Management of glycemic control in patients with type 2 diabetes mellitus.
Acarbose is a complex oligosaccharide that competitively and reversibly inhibits both pancreatic alpha-amylase and membrane-bound alpha-glucosidases - of the alpha-glucosidases, inhibitory potency appears to follow a rank order of glucoamylase > sucrase > maltase > isomaltase.7 By preventing the metabolism and subsequent absorption of dietary carbohydrates, acarbose reduces postprandial blood glucose and insulin levels.
The oral bioavailability of acarbose is extremely minimal, with less than 1-2% of orally administered parent drug reaching the systemic circulation. As only 1-2% of an orally administered dose is absorbed into the circulation, acarbose is unlikely to be subject to clinically relevant protein binding. Acarbose is extensively metabolized within the gastrointestinal tract, primarily by intestinal bacteria and to a lesser extent by digestive enzymes, into at least 13 identified metabolites. In healthy volunteers, the plasma elimination half-life of acarbose is approximately 2 hours.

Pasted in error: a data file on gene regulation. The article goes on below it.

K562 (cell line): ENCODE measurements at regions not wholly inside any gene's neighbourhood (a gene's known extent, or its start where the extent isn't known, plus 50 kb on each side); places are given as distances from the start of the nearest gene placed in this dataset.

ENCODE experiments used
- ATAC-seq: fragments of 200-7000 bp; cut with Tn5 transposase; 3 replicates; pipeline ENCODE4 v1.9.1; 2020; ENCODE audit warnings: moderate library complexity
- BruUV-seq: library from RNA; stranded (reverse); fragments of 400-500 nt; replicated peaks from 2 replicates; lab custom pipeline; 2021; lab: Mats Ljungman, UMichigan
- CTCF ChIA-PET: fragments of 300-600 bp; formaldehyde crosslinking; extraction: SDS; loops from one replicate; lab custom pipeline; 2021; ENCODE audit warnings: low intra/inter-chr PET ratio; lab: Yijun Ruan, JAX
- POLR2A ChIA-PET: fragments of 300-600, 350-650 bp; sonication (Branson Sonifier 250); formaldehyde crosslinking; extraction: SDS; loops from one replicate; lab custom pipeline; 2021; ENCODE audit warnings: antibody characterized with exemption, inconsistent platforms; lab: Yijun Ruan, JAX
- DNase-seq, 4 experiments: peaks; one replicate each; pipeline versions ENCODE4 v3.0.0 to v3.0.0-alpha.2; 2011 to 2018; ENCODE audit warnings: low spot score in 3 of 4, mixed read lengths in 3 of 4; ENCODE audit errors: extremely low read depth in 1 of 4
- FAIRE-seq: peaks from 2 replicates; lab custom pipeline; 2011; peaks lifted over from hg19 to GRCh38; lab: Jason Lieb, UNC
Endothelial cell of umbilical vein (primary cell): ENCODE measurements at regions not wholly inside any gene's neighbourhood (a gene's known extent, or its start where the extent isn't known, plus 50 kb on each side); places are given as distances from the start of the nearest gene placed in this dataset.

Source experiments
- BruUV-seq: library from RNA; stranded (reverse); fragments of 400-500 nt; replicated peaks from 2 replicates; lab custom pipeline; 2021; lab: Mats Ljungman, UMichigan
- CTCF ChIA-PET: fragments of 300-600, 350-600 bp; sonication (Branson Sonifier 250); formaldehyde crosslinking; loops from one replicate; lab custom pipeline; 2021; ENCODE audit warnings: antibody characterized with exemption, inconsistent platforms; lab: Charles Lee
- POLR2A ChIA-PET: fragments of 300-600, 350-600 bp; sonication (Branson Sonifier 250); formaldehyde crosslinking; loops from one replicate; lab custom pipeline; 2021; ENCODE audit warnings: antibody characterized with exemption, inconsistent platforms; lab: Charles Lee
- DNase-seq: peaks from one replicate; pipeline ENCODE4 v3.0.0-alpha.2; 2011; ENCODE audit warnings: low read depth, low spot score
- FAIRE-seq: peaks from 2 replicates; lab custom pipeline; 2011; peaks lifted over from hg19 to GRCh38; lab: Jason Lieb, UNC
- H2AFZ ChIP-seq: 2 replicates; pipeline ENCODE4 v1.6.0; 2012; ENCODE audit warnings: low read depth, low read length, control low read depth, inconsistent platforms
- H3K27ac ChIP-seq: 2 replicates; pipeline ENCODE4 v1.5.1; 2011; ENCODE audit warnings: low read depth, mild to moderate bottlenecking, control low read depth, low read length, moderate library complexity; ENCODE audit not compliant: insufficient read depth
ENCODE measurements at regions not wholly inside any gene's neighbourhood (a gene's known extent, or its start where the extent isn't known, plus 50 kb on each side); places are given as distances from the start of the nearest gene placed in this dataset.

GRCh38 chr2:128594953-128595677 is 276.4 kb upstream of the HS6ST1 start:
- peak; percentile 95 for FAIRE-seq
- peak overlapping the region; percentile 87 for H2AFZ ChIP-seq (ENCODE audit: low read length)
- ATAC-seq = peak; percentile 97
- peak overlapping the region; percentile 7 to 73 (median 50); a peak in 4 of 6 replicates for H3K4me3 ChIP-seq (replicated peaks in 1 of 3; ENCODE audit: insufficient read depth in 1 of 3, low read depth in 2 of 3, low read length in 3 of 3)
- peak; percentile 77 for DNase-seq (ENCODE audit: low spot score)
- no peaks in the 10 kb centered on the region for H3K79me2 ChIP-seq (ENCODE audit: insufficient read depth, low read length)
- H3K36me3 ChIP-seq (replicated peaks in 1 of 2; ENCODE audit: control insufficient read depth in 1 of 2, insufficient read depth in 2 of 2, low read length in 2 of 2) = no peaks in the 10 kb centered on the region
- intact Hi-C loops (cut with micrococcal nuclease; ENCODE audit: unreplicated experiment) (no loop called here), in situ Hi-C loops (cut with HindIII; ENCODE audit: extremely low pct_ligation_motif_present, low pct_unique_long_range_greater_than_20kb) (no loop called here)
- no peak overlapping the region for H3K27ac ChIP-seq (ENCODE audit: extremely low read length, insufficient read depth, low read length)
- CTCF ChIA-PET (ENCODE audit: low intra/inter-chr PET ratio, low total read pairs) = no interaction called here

• Typical starting dosage: 25 mg taken three times per day with the first bite of each main meal. • Dosage increases: This dosage may be increased up to 100 mg taken three times per day with the first bite of each main meal.
Alu-alu strip of 10*10s